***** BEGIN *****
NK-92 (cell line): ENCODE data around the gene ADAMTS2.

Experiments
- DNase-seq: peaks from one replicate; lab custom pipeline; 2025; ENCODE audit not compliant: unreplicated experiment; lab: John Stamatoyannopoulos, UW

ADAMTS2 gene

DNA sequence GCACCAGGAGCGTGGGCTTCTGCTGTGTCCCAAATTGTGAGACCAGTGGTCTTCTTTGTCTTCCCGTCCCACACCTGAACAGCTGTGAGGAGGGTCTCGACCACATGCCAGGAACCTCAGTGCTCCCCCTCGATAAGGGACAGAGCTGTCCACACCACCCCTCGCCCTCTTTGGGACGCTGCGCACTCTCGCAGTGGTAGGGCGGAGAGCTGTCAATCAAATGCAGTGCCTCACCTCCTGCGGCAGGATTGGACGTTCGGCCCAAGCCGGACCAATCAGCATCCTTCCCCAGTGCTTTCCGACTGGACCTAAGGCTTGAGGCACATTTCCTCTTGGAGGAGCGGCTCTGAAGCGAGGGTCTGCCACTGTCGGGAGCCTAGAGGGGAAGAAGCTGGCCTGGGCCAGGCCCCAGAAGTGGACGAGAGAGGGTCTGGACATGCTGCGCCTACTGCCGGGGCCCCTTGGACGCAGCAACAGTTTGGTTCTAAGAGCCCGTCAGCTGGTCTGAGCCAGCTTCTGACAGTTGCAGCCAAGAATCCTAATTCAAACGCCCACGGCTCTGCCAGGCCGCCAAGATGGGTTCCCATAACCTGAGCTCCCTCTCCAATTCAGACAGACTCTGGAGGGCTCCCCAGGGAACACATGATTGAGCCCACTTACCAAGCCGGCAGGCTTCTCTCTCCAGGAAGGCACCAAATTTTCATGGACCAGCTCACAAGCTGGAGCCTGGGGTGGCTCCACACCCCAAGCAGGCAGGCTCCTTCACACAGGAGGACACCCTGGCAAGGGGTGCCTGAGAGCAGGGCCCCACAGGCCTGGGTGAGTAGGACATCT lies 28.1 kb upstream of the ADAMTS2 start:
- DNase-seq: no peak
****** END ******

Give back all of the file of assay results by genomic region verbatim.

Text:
NK-92 (cell line): ENCODE data around the gene ADAMTS2.

Experiments
- DNase-seq: peaks from one replicate; lab custom pipeline; 2025; ENCODE audit not compliant: unreplicated experiment; lab: John Stamatoyannopoulos, UW

ADAMTS2 gene

DNA sequence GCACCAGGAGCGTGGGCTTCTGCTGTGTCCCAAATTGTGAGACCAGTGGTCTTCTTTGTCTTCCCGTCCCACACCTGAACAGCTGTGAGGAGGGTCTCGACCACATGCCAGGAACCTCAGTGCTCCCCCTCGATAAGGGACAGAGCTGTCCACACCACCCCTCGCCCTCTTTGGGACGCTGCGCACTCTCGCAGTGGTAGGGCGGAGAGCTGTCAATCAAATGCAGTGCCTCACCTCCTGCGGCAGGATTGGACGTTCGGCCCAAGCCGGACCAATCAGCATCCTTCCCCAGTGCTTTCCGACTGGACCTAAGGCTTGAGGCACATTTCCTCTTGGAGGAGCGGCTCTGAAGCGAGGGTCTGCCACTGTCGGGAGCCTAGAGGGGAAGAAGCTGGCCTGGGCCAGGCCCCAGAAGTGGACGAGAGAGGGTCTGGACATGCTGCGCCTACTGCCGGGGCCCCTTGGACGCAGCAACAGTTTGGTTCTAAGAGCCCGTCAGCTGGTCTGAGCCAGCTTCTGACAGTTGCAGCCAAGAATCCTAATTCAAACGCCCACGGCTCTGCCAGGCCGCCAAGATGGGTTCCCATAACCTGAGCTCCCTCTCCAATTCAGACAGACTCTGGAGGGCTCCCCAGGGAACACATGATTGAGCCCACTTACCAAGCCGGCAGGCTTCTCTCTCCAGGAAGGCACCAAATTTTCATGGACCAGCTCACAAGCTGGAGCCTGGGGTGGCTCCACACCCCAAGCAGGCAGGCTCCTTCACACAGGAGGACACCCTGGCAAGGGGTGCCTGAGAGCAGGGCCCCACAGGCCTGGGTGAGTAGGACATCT lies 28.1 kb upstream of the ADAMTS2 start:
- DNase-seq: no peak